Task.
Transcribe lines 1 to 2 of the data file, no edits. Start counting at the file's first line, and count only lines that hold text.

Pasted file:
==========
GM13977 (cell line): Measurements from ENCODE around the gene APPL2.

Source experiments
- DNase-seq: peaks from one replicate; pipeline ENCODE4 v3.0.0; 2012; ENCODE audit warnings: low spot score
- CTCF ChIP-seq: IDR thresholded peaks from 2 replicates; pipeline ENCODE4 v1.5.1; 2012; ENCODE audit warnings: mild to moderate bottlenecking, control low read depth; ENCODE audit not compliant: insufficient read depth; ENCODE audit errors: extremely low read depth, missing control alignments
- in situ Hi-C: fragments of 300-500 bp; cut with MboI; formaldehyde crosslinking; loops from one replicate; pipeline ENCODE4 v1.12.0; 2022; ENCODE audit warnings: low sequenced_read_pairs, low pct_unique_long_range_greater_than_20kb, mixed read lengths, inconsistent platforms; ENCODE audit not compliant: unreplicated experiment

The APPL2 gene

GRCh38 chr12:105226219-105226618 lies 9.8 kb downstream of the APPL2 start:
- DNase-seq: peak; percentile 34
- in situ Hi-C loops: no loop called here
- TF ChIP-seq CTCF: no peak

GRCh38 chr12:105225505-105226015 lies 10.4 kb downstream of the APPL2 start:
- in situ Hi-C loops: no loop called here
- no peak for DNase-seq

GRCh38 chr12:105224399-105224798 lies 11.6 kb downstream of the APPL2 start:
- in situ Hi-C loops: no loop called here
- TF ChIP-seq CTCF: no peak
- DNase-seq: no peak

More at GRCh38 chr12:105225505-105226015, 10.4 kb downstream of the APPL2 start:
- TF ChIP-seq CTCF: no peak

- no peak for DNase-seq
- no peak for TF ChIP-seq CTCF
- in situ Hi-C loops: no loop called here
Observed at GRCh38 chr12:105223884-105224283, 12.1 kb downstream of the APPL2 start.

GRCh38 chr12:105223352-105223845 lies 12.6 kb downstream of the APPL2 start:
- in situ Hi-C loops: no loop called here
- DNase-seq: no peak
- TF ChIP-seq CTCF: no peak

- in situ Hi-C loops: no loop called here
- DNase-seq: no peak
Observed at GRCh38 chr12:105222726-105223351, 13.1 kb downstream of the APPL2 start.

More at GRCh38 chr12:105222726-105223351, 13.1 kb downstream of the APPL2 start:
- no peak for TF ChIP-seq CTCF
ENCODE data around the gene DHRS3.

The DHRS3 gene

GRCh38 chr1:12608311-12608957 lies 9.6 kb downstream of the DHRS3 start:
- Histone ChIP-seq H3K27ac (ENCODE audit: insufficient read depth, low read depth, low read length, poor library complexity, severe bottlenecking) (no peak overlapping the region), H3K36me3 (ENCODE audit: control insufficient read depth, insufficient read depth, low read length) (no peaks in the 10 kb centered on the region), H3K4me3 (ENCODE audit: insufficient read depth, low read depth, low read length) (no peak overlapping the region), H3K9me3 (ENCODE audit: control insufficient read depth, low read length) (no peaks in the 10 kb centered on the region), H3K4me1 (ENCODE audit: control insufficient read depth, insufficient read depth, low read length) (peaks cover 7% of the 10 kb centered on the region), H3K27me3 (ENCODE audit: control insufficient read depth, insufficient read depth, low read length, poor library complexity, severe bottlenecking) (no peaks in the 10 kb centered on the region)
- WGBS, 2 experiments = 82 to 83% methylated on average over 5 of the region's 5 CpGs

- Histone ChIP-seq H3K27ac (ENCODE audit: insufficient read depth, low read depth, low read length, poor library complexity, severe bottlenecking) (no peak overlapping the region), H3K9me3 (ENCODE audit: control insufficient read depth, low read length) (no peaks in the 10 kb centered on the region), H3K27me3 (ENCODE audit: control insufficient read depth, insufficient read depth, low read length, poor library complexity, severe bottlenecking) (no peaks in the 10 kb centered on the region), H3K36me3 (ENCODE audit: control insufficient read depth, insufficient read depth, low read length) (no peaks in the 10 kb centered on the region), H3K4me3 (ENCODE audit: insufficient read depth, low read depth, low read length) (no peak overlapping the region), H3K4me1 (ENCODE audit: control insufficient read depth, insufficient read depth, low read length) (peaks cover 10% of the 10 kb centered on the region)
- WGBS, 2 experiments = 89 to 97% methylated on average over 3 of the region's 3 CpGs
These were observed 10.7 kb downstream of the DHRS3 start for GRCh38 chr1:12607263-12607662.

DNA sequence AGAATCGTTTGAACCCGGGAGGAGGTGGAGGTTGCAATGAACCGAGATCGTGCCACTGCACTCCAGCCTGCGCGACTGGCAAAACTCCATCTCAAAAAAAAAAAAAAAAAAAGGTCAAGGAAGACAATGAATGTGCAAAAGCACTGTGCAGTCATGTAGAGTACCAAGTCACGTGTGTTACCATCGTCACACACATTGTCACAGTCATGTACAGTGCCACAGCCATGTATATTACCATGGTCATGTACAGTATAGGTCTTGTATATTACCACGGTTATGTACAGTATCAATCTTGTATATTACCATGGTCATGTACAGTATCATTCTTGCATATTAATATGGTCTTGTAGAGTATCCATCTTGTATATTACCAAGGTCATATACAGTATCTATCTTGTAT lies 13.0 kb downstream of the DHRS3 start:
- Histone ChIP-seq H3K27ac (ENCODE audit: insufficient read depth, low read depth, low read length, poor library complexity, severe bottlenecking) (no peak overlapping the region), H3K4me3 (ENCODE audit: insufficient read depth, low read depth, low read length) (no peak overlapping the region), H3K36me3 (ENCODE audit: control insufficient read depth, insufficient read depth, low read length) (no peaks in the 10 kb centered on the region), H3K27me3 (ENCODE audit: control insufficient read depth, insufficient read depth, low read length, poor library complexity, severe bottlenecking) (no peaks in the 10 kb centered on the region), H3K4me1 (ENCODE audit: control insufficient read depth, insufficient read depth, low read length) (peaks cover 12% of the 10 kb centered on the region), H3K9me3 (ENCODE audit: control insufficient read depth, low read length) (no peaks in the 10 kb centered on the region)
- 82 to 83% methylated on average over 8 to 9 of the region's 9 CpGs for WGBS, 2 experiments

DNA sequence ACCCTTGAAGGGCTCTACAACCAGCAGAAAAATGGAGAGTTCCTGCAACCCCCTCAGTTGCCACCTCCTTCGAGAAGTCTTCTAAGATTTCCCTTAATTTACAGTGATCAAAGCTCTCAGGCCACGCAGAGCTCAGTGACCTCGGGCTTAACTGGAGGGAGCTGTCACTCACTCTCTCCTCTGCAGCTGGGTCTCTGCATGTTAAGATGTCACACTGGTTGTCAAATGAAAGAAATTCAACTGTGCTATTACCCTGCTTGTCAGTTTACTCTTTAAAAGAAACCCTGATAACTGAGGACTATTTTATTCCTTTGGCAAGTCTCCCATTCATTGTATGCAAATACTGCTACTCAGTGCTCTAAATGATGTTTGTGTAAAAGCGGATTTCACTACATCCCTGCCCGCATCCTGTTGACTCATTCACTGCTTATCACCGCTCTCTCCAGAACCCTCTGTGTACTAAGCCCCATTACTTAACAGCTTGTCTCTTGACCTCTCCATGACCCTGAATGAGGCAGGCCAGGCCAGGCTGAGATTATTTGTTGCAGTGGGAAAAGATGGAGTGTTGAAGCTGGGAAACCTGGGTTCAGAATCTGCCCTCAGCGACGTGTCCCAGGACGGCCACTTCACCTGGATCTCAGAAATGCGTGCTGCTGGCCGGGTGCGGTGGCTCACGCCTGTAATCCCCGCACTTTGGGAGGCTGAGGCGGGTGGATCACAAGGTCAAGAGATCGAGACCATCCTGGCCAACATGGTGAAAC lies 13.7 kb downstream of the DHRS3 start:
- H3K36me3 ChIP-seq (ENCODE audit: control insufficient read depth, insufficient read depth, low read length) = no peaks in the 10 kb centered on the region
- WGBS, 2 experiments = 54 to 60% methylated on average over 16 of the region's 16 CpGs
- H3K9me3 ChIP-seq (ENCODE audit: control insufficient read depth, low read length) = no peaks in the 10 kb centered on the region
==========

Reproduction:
GM13977 (cell line): Measurements from ENCODE around the gene APPL2.

Source experiments